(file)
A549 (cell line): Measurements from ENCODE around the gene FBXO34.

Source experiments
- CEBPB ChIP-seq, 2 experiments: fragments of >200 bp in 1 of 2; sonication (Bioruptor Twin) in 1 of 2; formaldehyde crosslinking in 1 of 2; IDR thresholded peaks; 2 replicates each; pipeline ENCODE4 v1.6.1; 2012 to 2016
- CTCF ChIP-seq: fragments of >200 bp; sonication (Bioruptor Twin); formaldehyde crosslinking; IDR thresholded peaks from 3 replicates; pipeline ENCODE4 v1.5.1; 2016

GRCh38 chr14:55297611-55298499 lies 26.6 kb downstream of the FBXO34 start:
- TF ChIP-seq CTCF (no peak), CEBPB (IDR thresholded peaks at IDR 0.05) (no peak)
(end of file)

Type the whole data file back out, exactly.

A549 (cell line): Measurements from ENCODE around the gene FBXO34.

Source experiments
- CEBPB ChIP-seq, 2 experiments: fragments of >200 bp in 1 of 2; sonication (Bioruptor Twin) in 1 of 2; formaldehyde crosslinking in 1 of 2; IDR thresholded peaks; 2 replicates each; pipeline ENCODE4 v1.6.1; 2012 to 2016
- CTCF ChIP-seq: fragments of >200 bp; sonication (Bioruptor Twin); formaldehyde crosslinking; IDR thresholded peaks from 3 replicates; pipeline ENCODE4 v1.5.1; 2016

GRCh38 chr14:55297611-55298499 lies 26.6 kb downstream of the FBXO34 start:
- TF ChIP-seq CTCF (no peak), CEBPB (IDR thresholded peaks at IDR 0.05) (no peak)